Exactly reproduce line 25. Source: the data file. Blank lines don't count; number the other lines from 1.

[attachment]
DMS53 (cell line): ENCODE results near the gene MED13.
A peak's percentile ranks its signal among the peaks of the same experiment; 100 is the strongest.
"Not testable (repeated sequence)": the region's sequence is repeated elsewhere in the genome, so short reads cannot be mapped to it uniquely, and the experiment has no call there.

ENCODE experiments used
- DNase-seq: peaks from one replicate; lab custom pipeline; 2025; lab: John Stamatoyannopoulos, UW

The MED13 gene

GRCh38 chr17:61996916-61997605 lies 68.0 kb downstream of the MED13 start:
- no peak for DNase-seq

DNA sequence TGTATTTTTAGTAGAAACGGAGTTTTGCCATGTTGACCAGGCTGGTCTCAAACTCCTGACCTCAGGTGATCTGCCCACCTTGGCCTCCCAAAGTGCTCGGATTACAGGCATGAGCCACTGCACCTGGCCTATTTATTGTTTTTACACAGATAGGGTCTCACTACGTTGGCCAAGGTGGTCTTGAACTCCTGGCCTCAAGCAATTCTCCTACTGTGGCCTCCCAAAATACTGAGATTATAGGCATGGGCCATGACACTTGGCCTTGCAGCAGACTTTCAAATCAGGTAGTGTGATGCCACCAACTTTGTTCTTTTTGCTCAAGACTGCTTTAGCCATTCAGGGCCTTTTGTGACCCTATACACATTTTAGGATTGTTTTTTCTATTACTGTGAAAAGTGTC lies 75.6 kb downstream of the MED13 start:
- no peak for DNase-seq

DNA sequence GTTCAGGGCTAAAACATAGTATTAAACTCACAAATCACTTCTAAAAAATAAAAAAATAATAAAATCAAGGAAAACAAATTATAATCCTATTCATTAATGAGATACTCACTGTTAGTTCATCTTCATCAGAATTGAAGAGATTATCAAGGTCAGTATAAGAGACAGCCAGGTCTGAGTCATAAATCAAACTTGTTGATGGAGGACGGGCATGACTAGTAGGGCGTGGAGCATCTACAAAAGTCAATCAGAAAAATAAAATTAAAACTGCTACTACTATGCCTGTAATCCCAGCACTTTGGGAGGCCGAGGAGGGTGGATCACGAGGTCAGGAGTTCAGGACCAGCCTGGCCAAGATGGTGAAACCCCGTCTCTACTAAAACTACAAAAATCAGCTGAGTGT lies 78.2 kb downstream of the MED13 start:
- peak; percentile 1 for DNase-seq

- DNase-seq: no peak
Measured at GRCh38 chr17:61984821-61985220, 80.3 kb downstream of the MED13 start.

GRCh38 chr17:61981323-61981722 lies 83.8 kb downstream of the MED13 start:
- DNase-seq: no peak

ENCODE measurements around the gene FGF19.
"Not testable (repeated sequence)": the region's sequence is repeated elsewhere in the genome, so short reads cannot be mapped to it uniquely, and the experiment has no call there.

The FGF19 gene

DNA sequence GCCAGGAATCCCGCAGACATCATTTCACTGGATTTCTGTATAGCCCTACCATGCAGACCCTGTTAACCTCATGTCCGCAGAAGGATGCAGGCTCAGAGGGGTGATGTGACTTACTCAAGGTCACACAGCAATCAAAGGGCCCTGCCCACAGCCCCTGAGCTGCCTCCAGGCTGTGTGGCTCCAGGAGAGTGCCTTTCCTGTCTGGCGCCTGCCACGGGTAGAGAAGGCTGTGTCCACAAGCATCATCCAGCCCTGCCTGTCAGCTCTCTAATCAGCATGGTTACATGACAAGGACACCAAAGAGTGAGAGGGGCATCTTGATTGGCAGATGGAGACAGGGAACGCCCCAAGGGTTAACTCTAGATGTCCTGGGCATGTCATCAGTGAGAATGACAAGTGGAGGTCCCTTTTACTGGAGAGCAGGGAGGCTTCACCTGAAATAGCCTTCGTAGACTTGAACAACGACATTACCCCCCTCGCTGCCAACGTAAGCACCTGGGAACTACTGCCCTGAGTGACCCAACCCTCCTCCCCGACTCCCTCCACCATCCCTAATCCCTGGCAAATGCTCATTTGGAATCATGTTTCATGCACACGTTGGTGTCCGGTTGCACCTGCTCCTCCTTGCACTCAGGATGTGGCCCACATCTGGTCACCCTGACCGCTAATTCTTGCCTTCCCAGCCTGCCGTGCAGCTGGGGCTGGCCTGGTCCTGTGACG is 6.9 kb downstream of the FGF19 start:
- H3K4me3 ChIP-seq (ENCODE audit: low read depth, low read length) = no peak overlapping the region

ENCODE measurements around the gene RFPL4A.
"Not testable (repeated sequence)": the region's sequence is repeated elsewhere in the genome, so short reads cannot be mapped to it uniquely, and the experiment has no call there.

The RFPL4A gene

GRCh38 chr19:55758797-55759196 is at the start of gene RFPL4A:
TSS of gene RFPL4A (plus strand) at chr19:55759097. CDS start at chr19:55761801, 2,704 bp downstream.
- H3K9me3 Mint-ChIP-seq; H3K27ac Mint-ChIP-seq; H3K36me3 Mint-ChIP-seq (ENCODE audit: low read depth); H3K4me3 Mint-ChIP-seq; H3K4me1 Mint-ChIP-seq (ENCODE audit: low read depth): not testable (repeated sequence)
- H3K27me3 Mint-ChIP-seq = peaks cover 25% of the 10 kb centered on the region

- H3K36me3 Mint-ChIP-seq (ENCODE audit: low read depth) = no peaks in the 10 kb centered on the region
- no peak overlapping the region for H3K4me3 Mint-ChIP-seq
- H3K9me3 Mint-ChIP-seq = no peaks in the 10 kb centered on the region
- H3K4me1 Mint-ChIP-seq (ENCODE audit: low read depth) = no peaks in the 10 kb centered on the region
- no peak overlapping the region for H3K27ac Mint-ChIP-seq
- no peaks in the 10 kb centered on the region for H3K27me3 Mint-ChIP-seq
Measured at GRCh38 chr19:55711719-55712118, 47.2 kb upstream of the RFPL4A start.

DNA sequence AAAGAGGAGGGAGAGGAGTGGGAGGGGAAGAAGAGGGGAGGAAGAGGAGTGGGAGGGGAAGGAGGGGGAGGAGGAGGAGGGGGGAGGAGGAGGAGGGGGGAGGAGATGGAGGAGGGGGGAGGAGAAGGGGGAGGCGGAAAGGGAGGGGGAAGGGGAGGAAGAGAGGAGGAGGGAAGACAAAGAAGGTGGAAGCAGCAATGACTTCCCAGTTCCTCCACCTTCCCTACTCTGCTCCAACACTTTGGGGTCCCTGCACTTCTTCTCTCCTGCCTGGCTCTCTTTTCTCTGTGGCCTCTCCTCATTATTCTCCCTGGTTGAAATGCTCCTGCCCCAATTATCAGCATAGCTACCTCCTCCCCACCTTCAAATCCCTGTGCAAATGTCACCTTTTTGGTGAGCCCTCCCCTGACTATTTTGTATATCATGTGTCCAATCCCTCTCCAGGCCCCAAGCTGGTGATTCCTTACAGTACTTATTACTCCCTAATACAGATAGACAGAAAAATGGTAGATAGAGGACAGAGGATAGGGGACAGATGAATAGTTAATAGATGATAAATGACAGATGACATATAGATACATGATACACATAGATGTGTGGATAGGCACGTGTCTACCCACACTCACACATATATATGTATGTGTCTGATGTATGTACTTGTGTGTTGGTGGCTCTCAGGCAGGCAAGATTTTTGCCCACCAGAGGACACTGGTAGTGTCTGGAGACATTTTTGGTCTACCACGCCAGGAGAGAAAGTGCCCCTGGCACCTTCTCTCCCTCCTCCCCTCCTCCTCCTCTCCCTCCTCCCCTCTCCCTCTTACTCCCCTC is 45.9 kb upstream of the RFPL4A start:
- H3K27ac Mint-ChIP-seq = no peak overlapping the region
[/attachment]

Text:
GRCh38 chr19:55758797-55759196 is at the start of gene RFPL4A: